571.5 As we pass through Lansing, note Highway Lake adjacent to the railroad on the left (southbound). Lansing was settled in the early 1830’s by William Watkins.

573    On the right (southbound) is a Trinity Industries site.  Trinity provides products and services to the energy, transportation, chemical, and construction sectors.

575   Across U.S. 80 on the right (southbound) is Longview Heights, a suburb of Longview.

576.5 Enter GREGG County and enter Longview. Gregg County was named after Confederate General John Gregg.  The county was originally an area rich in cotton plantations which depended on slave labor to flourish.  In 1848, Texas was admitted to the Union, and Gregg County was created in 1873 from parts of Harrison, Rusk, and Upshur Counties.  The county was originally going to be known as Roanoke County.  The county seat is Longview, which we are now entering.

          Before the Great Depression, Gregg County was primarily agricultural, but soon the black plantation workers began leaving to find better jobs in the north.  Oil was discovered in the county in 1930, near Kilgore.

578    LONGVIEW station, 905 Pacific Avenue.  Elevation approximately 344 ft.  Longview is the county seat of Gregg County, and was founded in the 1870’s by Ossamus Hitch Methvin, Sr., a Scot who came here from Georgia.  He named the city after the “long view” he was able to get from his home.

         In July 1919, while reporter S.L. Jones of the Chicago Defender was in Longview looking into the mysterious death of a black man named Lemuel Walters, an armed white mob attacked a home where Jones was staying.  A gunfight began, but eventually, Jones made a getaway. The white mob then began to burn buildings in the black section of the town.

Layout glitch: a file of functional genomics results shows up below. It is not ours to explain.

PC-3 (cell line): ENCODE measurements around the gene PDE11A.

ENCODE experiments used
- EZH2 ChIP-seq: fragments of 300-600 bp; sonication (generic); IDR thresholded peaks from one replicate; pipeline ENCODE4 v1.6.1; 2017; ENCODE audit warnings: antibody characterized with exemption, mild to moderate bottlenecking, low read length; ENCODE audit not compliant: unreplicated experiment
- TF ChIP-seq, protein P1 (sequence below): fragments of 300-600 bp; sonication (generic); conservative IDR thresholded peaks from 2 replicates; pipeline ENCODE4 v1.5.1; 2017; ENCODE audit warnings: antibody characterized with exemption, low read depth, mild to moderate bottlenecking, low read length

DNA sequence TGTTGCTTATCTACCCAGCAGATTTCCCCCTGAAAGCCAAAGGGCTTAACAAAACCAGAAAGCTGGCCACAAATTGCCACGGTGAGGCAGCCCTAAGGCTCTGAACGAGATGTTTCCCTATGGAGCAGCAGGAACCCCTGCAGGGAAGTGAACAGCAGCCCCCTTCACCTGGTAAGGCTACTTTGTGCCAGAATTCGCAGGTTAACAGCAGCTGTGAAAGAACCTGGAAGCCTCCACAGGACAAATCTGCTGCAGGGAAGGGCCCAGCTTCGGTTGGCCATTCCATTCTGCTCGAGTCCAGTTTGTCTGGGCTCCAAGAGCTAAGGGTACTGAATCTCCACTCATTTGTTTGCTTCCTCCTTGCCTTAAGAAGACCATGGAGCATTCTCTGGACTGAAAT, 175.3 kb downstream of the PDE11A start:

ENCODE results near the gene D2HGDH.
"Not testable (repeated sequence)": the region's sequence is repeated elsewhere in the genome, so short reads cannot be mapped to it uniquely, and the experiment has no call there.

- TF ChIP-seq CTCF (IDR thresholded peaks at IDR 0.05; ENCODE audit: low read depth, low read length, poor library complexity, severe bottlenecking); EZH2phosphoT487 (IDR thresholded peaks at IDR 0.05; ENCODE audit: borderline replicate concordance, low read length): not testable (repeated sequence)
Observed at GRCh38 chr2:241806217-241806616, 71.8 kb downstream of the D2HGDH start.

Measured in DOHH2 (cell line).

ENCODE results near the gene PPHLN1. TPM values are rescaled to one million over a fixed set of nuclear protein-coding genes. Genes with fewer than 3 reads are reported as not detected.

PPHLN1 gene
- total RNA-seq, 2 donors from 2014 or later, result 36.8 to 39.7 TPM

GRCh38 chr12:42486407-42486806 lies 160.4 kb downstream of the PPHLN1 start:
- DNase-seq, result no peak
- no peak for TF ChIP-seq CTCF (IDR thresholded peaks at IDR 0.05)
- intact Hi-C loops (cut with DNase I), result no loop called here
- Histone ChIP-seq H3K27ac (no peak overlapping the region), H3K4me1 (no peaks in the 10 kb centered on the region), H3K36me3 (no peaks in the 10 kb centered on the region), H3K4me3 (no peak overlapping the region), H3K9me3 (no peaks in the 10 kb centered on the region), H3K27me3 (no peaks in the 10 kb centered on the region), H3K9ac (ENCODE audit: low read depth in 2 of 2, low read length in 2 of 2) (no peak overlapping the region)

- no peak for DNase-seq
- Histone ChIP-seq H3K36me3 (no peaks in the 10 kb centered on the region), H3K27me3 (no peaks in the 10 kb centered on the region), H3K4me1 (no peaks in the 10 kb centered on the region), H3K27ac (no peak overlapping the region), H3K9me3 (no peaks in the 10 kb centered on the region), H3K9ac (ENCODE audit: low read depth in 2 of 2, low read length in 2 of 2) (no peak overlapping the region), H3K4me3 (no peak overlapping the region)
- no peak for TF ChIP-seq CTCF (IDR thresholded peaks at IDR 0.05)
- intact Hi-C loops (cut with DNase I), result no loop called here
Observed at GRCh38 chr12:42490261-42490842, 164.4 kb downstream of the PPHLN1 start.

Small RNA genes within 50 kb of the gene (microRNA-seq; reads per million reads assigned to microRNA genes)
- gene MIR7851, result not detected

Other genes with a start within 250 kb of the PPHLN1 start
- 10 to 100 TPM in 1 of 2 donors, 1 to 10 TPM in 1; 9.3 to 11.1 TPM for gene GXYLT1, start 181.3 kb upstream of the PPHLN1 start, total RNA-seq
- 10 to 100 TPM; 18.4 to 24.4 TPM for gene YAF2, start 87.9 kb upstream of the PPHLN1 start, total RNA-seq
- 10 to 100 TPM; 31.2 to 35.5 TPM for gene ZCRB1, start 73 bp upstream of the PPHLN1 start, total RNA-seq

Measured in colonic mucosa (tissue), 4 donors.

Longview is the home of the Big Inch Pipeline, which, from 1943 to 1945, transported over 261,000,000 barrels of crude oil to the East Coast.  At the time of construction, Big Inch and its smaller twin, Little Inch, comprised the longest petroleum pipeline ever built in the world.  Both were integral in supplying the United States war effort in World War II.  Longview is located in the heart of the large East Texas Oil Field.

         Longview is the home of a Stroh’s brewery, the largest brewery in the State.  It is also the home of the Caddo Indian Museum, the Gregg County Historical; Museum, and the Longview Museum and Art Center.  Each July, the city hosts the 3-day Great Texas Balloon Race, which began at the opening of the Longview Mall in 1978, when balloon pilot and dentist Dr. Bill Bussey, agreed to advertise the Mall opening by flying his balloon over downtown with a Longview Mall sign draped over it.

580.5 On the right (southbound) is Lake Lamond.

581.5-582.5 On the right (southbound) is another section of Longview.  On the left is the community of Greggton, a farming community which was originally known as Willow Springs.  Greggton was annexed to Longview during the 1950’s.

584   Lake Harris is visible on the right. We are now entering a large oil field, a part of the East Texas Oil Field.  For the next several miles, look for numerous oil wells and production facilities on both sides of the railroad.  The oil is produced in Cretaceous-aged (70-150 million years old) limestone and sandstone.

586    On the left (southbound) is a large gas processing plant.

588   Lake Devernia is visible on the right (southbound).  We are still passing through the huge East Texas Oil Field.